Examine the key ideas of one critique of the link between religion and morality. To what extent does this critique effectively undermine the link between religion and morality?
The question that first arises when considering the link between religion and morality is whether someone can truly be moral without necessitating the existence of God? It has often been claimed that there is a link between religion and morality. If we think of religion as the source of morals, and then it seems difficult to live without religion. Dostoevsky said that ‘Without religion, everything is allowed.’ Presenting the idea that a supernatural authority is a necessary precondition for morality. However, when high levels of moral behaviour are found outside the framework of any religious belief or teaching it seems hard follow Aquinas’s line of reasoning that goodness is somehow ‘a reflection of the supreme goodness of God’. Aquinas’s Fourth way does not suggest ‘good’ can be defined, all we know is that God is the supreme source of it and that it is his very essence to be perfectly good. Many have asserted that the link between religion and morality is not positive and it can be traced back to Plato’s Euthyphro Dilemma. However, critiques of the link between religion and morality have taken many forms such as; sociological and psychological.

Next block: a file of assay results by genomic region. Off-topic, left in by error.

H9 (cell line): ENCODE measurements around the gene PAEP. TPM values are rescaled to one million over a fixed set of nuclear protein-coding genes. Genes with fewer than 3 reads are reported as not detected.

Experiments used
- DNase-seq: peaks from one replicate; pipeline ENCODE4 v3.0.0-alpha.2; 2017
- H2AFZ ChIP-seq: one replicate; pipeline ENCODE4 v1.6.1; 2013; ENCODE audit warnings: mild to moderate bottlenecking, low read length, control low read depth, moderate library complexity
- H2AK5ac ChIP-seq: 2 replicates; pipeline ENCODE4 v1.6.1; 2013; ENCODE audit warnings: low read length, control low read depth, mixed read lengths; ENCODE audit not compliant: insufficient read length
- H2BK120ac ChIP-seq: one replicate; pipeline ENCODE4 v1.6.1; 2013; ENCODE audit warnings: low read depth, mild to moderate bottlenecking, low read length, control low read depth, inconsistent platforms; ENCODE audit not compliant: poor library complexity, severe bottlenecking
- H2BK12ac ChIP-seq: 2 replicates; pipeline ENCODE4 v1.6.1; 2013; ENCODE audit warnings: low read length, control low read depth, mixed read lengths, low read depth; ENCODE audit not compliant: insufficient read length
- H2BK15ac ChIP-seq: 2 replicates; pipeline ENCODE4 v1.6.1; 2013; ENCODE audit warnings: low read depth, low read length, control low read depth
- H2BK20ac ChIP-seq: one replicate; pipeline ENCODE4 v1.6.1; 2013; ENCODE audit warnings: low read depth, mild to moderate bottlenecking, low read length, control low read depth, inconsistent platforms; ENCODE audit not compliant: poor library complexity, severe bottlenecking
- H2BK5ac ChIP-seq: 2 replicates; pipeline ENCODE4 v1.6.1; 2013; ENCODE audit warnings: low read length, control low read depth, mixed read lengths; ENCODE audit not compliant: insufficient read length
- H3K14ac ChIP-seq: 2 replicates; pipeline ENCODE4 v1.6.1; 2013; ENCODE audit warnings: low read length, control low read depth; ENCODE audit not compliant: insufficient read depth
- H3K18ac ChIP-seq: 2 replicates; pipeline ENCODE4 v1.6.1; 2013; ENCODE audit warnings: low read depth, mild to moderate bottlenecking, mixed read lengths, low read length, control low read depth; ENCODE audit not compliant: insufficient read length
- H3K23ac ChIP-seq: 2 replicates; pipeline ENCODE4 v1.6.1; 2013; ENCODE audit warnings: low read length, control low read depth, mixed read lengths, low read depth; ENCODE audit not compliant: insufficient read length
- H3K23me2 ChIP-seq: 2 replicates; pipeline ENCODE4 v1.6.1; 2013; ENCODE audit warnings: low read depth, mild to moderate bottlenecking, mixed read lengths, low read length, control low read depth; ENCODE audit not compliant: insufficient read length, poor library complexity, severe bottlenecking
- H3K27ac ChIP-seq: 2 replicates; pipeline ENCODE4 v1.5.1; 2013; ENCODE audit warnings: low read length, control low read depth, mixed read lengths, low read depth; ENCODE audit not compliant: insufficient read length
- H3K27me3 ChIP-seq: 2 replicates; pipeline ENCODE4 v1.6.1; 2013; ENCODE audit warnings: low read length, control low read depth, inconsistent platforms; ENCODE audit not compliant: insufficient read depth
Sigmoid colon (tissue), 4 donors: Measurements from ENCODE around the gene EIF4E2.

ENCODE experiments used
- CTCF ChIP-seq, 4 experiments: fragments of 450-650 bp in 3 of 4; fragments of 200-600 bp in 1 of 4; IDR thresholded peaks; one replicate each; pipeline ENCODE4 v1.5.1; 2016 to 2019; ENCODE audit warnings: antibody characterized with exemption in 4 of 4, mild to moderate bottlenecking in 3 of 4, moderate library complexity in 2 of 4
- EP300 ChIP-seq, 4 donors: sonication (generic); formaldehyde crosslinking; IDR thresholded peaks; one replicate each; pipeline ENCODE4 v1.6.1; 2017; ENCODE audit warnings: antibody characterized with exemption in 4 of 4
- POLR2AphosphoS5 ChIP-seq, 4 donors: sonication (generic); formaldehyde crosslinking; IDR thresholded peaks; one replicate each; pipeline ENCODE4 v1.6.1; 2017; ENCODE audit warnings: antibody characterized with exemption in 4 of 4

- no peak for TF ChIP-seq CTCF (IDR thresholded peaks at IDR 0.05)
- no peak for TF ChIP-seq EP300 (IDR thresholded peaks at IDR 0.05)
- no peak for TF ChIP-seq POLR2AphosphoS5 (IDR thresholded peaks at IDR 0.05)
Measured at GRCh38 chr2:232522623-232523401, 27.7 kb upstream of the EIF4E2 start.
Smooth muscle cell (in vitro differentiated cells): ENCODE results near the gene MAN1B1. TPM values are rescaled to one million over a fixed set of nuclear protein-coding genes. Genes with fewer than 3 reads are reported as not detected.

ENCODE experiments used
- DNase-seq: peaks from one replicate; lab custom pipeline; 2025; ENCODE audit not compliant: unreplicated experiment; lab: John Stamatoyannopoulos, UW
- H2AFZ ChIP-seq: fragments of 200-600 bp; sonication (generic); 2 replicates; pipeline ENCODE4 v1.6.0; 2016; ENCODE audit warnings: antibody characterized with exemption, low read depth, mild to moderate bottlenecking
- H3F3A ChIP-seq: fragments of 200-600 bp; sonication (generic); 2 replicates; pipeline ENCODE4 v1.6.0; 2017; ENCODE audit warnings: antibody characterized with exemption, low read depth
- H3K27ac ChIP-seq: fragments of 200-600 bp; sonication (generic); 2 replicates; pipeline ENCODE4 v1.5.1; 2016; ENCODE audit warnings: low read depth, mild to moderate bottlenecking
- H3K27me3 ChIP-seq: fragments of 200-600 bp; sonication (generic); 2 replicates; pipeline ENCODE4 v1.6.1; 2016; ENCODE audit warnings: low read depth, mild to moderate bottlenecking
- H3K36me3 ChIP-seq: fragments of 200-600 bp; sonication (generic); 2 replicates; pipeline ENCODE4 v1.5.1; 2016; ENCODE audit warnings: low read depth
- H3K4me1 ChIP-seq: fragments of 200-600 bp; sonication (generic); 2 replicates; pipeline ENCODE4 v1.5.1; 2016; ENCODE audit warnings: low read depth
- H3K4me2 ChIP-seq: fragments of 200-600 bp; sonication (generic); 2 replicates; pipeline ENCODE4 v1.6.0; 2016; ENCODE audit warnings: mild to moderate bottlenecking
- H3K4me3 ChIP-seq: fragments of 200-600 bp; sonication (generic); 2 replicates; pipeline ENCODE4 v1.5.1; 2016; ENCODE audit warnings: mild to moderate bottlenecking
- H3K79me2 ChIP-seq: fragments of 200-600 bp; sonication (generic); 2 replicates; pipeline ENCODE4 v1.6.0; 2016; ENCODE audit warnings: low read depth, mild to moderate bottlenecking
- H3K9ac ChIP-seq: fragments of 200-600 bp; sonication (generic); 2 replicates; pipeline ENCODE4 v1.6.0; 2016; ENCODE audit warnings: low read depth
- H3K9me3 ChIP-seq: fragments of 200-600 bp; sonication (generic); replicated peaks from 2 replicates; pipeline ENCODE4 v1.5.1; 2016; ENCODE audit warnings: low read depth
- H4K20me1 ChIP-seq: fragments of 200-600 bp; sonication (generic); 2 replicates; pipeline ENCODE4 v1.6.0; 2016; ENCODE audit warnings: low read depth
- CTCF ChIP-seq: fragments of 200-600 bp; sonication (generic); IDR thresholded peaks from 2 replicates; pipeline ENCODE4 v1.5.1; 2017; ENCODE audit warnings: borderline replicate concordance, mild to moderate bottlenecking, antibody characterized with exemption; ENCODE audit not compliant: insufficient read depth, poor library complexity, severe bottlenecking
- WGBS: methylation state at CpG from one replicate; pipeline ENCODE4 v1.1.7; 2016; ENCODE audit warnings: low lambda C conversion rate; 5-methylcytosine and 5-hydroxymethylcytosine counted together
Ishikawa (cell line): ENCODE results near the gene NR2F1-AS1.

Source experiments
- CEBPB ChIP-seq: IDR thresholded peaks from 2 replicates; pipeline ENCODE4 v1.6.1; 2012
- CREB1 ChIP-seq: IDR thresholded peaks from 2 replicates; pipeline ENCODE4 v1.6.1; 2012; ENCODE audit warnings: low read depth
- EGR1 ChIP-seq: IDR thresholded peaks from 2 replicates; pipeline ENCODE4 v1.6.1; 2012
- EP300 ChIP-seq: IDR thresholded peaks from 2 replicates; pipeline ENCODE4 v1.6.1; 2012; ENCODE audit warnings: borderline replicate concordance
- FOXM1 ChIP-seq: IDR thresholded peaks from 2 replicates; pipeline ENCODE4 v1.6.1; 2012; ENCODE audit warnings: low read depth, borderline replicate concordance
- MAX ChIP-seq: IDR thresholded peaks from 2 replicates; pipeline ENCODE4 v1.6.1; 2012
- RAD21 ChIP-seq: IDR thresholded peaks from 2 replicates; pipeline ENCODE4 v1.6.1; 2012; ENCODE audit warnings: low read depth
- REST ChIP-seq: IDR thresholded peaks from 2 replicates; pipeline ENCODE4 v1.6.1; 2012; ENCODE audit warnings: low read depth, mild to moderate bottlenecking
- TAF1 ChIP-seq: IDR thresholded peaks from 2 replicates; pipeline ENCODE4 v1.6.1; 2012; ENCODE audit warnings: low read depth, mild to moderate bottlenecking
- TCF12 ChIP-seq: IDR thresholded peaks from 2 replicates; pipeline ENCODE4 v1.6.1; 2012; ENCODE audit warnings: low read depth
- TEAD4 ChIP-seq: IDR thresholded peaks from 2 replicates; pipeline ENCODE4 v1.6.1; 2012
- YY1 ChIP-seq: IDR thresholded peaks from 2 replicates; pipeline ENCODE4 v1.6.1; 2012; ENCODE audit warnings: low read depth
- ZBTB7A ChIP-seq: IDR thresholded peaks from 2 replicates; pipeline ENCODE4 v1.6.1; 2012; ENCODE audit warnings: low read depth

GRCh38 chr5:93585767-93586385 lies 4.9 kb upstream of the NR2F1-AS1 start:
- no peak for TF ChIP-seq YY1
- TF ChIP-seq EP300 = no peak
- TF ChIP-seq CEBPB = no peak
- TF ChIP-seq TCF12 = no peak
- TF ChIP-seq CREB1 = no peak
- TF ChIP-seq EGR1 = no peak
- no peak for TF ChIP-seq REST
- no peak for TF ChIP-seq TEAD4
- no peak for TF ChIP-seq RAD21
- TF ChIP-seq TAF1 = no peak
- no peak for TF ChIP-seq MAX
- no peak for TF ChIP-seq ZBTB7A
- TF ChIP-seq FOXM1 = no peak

The Euthyphro Dilemma is a critique of the relationship between religion and morality, which highlights a number of problems associated with the idea that morality stems from God. The classic discussion originated from Plato’s character Socrates’ Does God will something because it is good or is something good because it is willed by God?’ This question constitutes a prima facie dilemma for the theist in that it seems unacceptable to say either that things get to be good solely by virtue of being willed or commanded by God, or that things get to be good in some manner which is independent of God’s will or commands. Mark Murphy said ‘if moral requirements existed prior to God’s willing them, requirements that an impeccable God could not violate, God’s liberty would not be compromised.’ Morality would retain its authority even if God did not exist. God is no longer a ‘law-giver’ but at the most a ‘law-transmitter’ who plays no vital role in the foundations of morality.